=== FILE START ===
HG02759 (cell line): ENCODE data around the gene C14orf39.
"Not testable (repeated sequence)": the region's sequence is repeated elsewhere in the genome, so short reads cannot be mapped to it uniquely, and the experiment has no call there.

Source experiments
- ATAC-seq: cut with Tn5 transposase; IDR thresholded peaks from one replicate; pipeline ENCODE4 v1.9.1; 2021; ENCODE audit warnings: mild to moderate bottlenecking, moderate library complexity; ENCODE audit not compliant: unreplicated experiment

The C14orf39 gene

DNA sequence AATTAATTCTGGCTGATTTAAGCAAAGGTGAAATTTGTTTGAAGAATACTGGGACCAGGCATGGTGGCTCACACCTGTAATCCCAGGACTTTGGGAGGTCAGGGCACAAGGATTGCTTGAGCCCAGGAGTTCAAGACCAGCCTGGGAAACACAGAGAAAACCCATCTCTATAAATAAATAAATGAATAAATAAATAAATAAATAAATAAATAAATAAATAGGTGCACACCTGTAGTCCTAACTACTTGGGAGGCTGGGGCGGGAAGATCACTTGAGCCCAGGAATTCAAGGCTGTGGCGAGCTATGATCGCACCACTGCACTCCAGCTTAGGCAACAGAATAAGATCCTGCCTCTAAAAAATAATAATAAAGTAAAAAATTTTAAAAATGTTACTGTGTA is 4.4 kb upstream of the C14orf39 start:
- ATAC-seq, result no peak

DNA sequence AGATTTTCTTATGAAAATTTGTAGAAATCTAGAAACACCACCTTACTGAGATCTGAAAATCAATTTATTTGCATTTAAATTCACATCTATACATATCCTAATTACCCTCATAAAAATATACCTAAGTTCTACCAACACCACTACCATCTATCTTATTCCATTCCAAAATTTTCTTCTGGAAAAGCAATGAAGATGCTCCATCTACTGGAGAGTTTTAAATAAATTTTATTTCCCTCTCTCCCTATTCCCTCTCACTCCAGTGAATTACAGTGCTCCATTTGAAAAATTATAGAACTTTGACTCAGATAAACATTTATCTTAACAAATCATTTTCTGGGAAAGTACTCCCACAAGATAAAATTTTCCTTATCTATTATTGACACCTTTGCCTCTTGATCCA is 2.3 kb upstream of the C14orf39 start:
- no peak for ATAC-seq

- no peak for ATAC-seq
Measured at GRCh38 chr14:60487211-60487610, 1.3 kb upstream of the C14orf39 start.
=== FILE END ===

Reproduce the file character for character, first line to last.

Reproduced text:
HG02759 (cell line): ENCODE data around the gene C14orf39.
"Not testable (repeated sequence)": the region's sequence is repeated elsewhere in the genome, so short reads cannot be mapped to it uniquely, and the experiment has no call there.

Source experiments
- ATAC-seq: cut with Tn5 transposase; IDR thresholded peaks from one replicate; pipeline ENCODE4 v1.9.1; 2021; ENCODE audit warnings: mild to moderate bottlenecking, moderate library complexity; ENCODE audit not compliant: unreplicated experiment

The C14orf39 gene

DNA sequence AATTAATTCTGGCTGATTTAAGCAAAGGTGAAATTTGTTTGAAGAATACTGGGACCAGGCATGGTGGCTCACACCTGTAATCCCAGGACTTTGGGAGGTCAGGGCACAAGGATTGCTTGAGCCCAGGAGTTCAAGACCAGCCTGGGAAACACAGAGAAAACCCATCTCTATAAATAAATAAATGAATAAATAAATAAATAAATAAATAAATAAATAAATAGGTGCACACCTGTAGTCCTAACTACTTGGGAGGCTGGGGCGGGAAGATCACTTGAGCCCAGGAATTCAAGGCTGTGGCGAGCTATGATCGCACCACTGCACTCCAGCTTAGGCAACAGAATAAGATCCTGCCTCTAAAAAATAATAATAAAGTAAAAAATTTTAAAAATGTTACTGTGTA is 4.4 kb upstream of the C14orf39 start:
- ATAC-seq, result no peak

DNA sequence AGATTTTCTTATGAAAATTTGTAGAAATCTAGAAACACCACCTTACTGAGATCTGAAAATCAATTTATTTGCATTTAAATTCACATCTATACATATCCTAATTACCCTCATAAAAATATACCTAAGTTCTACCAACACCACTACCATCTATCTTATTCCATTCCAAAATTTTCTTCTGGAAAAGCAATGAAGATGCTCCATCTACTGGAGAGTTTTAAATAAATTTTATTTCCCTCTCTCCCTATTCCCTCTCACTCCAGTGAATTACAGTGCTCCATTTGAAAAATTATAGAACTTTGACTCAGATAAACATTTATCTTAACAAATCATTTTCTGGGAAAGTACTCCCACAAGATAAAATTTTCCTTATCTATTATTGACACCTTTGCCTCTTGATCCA is 2.3 kb upstream of the C14orf39 start:
- no peak for ATAC-seq

- no peak for ATAC-seq
Measured at GRCh38 chr14:60487211-60487610, 1.3 kb upstream of the C14orf39 start.